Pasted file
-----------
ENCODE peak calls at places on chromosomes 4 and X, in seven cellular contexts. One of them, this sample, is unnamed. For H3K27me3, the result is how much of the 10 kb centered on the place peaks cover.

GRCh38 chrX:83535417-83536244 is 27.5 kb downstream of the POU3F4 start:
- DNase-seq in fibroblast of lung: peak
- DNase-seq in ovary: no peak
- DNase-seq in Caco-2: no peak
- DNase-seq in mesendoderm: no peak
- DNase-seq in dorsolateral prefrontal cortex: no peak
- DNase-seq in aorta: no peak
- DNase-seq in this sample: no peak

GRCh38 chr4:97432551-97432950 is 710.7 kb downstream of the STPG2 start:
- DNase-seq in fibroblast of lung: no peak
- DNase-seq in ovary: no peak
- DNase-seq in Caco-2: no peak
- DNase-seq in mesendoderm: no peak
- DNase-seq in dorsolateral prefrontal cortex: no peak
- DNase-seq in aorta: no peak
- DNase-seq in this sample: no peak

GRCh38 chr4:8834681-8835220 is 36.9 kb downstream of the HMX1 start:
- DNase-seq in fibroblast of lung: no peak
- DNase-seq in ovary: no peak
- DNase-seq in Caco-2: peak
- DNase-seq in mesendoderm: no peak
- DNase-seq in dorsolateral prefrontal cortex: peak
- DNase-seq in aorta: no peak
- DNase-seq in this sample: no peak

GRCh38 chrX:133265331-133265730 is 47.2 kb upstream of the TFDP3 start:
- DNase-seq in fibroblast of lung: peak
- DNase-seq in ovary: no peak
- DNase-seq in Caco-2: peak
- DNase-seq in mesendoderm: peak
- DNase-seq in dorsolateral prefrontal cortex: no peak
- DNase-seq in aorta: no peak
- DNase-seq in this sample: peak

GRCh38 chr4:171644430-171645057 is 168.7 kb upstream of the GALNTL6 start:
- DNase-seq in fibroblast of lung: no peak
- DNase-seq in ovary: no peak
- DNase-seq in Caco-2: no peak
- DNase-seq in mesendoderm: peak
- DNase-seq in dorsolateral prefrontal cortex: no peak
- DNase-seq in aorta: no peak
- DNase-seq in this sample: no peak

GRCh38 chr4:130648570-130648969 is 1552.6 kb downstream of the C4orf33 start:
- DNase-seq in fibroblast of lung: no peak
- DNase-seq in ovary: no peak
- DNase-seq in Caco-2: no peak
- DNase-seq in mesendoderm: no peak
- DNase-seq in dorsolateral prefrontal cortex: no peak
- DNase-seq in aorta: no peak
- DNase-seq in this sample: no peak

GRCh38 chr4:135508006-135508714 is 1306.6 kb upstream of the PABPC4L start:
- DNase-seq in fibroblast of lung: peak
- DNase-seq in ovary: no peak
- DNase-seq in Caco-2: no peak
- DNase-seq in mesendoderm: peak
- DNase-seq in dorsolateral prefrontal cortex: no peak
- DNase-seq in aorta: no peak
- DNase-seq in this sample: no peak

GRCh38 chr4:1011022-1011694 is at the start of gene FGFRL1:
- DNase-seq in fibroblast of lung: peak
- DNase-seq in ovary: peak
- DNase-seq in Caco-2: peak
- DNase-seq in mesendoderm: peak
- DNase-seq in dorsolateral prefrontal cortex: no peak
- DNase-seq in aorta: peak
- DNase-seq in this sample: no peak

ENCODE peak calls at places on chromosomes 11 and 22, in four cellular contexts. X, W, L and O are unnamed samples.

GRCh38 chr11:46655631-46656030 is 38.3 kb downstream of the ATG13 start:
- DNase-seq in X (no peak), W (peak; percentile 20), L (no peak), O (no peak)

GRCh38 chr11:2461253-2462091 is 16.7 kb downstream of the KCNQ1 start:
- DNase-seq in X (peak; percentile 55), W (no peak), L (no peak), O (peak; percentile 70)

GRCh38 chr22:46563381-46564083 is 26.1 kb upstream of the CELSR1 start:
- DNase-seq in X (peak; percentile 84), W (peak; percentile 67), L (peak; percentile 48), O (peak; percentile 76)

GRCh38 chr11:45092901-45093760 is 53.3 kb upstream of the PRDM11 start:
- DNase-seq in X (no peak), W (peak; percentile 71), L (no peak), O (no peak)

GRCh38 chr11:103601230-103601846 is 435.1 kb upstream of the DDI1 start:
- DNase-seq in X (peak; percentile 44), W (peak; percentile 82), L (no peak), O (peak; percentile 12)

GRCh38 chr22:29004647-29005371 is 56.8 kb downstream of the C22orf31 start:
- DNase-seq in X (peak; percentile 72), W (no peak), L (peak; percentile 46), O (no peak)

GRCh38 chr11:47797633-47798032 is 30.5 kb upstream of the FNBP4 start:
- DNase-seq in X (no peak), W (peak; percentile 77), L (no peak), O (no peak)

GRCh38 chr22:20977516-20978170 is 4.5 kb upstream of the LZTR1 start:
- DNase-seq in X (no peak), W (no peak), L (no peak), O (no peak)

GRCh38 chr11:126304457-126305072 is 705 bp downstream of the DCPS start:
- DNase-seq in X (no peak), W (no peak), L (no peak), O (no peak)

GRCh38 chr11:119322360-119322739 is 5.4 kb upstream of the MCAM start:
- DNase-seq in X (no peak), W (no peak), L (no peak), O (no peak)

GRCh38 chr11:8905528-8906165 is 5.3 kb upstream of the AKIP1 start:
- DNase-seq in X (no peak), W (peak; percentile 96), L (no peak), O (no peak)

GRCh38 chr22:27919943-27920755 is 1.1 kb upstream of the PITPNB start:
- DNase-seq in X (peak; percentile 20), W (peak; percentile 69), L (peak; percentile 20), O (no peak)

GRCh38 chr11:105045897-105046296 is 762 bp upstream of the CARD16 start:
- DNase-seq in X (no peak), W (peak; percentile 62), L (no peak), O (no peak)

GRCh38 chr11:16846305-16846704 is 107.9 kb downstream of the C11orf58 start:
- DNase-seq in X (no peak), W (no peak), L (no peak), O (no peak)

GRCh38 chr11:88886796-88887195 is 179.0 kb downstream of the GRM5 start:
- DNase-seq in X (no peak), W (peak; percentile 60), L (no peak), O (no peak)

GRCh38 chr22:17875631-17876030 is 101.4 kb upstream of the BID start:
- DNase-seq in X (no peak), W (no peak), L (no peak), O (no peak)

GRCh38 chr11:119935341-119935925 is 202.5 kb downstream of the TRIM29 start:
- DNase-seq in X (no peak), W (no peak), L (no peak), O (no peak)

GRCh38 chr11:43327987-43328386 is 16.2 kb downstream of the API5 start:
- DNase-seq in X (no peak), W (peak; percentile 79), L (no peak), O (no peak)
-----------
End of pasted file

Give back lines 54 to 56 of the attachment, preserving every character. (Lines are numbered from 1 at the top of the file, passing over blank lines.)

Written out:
- DNase-seq in mesendoderm: peak
- DNase-seq in dorsolateral prefrontal cortex: no peak
- DNase-seq in aorta: no peak